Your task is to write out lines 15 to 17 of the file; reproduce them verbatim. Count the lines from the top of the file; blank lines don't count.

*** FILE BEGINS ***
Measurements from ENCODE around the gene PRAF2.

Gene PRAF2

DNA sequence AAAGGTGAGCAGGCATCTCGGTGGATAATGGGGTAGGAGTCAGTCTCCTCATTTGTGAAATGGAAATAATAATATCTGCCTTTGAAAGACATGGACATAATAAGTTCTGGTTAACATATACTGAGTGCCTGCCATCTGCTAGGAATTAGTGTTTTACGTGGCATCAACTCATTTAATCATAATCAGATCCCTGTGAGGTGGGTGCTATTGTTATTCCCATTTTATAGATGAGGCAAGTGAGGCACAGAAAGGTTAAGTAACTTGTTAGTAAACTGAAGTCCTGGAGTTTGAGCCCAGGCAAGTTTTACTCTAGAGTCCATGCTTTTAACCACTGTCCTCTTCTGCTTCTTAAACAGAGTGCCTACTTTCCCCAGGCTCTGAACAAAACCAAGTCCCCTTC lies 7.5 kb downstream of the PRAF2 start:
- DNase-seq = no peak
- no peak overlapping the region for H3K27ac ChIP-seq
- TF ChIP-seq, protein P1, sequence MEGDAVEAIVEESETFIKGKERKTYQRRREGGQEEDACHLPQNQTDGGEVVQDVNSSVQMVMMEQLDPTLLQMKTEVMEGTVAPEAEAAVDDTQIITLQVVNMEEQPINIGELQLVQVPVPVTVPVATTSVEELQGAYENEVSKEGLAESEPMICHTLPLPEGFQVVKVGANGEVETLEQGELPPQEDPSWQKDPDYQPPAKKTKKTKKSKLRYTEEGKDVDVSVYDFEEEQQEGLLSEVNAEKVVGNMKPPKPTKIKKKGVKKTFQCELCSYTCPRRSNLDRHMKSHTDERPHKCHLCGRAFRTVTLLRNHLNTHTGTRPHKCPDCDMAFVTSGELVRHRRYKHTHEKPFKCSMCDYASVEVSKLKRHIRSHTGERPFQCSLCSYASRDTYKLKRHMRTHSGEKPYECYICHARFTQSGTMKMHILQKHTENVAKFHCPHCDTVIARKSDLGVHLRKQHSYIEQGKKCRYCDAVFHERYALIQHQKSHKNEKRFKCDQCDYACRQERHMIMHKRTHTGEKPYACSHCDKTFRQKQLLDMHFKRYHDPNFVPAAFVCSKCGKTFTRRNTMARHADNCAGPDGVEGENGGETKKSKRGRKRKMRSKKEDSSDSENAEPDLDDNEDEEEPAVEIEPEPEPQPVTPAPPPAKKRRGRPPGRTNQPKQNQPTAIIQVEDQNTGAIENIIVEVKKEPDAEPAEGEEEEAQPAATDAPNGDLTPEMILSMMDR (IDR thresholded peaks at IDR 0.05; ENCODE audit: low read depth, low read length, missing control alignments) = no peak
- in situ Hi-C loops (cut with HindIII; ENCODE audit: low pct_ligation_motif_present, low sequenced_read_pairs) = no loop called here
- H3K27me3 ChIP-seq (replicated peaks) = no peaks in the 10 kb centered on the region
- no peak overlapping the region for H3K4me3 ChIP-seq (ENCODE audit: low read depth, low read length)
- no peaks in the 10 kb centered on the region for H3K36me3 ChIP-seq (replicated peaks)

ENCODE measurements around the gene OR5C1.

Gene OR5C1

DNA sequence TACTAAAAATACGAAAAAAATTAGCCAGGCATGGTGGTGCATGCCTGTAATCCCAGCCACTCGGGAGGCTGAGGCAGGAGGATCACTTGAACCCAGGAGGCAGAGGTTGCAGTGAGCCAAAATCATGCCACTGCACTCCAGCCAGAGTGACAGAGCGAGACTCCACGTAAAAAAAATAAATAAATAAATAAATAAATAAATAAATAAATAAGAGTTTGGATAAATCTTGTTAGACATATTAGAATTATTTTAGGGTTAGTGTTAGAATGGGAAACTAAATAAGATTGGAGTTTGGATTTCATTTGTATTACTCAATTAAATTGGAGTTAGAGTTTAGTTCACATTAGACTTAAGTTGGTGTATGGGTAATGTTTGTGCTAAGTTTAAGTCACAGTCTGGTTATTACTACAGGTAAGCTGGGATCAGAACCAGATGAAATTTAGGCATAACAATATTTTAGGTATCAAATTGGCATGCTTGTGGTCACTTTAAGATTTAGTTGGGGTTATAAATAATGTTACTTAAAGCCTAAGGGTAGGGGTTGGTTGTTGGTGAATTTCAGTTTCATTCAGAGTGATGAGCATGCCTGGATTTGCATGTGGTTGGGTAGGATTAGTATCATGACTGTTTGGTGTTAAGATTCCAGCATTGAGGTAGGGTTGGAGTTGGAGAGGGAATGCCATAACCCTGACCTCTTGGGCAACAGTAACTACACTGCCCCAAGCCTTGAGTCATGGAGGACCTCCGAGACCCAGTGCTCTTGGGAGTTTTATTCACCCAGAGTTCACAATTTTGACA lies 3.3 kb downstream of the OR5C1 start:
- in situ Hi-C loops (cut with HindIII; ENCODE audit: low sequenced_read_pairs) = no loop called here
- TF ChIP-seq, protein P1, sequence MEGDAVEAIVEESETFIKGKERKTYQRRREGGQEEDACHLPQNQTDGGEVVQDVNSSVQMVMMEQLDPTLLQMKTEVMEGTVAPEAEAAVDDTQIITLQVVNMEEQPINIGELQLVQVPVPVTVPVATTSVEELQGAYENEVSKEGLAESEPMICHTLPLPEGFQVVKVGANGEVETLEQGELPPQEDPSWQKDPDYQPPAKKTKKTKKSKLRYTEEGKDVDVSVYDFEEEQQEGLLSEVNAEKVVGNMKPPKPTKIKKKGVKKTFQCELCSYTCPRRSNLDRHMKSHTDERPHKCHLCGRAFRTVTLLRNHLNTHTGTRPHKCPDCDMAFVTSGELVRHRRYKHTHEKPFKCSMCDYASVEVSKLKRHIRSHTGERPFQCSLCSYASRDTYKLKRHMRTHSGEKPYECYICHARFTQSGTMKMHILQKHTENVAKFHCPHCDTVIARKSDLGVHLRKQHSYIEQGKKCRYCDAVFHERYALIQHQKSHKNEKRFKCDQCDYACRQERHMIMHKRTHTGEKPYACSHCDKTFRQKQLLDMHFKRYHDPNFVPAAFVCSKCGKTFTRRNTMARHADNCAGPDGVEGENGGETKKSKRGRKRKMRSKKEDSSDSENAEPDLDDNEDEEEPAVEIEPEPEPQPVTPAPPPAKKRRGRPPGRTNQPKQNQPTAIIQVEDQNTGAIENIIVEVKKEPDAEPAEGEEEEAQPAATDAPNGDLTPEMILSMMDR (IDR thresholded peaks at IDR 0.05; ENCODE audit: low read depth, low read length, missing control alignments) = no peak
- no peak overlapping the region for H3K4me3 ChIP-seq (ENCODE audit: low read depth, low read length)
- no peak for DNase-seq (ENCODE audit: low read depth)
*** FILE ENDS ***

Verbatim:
- TF ChIP-seq, protein P1, sequence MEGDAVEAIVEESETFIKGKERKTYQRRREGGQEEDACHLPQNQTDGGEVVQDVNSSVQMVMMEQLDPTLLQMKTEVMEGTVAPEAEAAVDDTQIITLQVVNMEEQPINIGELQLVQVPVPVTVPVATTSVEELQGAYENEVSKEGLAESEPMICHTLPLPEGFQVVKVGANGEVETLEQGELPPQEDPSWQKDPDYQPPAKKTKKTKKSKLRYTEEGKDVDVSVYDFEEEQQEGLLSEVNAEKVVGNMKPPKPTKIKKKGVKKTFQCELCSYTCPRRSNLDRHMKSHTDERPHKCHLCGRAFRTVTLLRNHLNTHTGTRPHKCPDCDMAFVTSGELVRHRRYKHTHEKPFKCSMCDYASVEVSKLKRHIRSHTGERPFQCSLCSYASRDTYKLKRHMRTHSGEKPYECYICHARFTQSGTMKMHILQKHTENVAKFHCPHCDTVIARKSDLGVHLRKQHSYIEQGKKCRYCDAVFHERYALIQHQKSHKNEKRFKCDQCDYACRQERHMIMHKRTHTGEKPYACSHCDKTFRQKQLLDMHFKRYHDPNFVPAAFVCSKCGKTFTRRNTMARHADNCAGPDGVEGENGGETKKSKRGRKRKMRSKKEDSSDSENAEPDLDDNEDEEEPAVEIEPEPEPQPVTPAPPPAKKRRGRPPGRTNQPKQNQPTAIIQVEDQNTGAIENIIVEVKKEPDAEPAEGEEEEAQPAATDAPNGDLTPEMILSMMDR (IDR thresholded peaks at IDR 0.05; ENCODE audit: low read depth, low read length, missing control alignments) = no peak
- no peak overlapping the region for H3K4me3 ChIP-seq (ENCODE audit: low read depth, low read length)
- no peak for DNase-seq (ENCODE audit: low read depth)